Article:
Minor spoilers (depending on how seriously you take spoilers) ahead
The first-person elegy chronicles the Libyan author’s return to his homeland in 2012 to search for his dissident father Jaballa, who was kidnapped by Egypt’s secret service in Cairo and imprisoned by the Qaddafi regime in Tripoli some 20 years prior.
The Return inevitably examines the political complexities of that brutal regime and a country (and region) coming apart during and in the aftermath of the failure that was the Arab Spring.
Pages upon pages also deal with the Matar family’s background; negotiations for Jaballa’s release at the highest levels between British and Libyan officials; and gruesome descriptions of the Abu Salim prison massacre in 1996, which left more than 1,200 dead. The chapters glide through decades, political eras, cities, landscapes and identities.
But at its core, the Return is about a son desperately longing for his absent father. We learn early on that Jaballa may have perished in the Abu Salim massacre, but Matar maintains a stubborn and visceral hope that he could still be alive, refusing to give up the search into his whereabouts.
As such, we’re taken on something of a winding and emotionally gruelling investigation with the writer, one that culminates in a surreal and brilliantly depicted meeting between Matar and Saif Qaddafi at a London coffee shop.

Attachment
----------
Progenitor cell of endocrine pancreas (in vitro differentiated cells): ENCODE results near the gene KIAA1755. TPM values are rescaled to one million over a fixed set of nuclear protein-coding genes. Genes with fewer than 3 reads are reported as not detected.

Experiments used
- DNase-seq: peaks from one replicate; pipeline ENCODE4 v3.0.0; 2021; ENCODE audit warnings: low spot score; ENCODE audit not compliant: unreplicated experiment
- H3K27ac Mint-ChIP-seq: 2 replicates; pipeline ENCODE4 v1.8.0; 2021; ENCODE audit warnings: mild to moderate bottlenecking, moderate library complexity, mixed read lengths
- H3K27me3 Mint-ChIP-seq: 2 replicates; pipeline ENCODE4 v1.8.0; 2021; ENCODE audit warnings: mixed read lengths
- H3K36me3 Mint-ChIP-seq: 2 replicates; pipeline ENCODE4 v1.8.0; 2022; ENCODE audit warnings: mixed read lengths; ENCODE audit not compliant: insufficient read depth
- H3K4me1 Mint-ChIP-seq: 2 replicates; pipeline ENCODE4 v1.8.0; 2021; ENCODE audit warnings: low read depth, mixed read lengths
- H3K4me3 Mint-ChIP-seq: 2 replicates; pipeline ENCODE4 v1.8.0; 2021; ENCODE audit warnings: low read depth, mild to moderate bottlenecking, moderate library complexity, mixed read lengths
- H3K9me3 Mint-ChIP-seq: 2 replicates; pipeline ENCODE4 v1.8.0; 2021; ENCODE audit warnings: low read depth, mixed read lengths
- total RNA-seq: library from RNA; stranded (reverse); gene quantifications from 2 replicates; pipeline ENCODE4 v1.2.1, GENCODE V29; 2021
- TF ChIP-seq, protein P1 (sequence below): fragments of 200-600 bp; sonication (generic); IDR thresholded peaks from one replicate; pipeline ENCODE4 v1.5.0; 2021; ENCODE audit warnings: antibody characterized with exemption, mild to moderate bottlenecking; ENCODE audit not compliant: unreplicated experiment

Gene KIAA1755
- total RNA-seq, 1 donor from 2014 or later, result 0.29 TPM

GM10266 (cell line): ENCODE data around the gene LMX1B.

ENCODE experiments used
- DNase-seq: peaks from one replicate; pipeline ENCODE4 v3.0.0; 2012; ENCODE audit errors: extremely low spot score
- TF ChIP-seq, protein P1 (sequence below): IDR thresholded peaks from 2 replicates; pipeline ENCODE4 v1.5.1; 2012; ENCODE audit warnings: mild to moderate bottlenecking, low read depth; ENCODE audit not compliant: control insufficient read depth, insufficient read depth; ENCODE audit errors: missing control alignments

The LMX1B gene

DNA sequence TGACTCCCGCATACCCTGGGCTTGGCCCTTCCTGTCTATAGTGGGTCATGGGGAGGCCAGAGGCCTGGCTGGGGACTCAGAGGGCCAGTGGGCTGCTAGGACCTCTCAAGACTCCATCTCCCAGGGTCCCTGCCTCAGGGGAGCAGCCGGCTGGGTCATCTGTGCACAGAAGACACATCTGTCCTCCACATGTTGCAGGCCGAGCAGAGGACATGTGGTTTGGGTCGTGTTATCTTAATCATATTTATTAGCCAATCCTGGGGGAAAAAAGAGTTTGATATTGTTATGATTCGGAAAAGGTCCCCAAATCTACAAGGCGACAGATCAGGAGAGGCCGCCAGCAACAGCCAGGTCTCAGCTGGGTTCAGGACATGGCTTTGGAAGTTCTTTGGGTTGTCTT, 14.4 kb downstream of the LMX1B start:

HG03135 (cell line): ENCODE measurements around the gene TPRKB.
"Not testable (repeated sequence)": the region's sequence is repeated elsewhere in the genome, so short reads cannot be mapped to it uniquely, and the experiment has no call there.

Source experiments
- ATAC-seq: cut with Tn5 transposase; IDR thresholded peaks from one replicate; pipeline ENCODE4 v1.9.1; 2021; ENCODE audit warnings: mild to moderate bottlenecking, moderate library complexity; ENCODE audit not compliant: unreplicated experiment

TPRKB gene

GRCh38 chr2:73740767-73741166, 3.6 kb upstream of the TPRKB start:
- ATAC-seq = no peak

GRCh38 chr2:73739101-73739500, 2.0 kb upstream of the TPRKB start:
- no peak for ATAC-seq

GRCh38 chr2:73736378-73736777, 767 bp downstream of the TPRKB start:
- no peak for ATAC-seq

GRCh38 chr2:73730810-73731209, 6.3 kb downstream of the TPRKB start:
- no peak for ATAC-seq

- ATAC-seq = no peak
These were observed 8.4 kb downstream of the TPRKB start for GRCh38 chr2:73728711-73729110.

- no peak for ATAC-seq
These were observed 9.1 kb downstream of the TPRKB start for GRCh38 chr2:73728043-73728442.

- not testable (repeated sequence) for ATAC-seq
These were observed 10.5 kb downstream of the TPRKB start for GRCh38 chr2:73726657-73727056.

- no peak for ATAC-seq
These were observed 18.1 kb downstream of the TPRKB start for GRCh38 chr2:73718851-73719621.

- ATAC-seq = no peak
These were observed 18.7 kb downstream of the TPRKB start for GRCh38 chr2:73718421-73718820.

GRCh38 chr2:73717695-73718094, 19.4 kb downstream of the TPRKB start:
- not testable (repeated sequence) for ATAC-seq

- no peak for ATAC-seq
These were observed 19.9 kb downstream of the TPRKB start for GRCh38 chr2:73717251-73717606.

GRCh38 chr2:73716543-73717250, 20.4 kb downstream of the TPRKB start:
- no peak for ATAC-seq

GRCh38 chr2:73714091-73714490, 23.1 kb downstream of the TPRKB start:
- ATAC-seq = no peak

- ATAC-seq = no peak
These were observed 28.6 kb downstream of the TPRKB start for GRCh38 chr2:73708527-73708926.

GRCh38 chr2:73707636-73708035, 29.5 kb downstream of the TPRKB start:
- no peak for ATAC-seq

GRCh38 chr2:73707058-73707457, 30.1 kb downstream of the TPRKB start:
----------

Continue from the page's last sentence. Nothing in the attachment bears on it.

The author’s grief is palpable, and never quite resolved. Matar’s contextualisation of that grief — unique in its circumstances but universal in essence — is nothing short of masterful. Taken in the wider context of Matar’s works (Anatomy of a Disappearance; in the Country of Men), it’s almost as if he was building up to precisely this moment.
The Return is a one or two-sitting kind of novel. Not that I need to – but I can’t recommend it enough. It’s been months since I first read the book, but parts of it haunt me to this day.
I’ve contended for a long while now that Matar is one of the great Arab authors of our time. Nay, authors of our time.
Buy the Return here.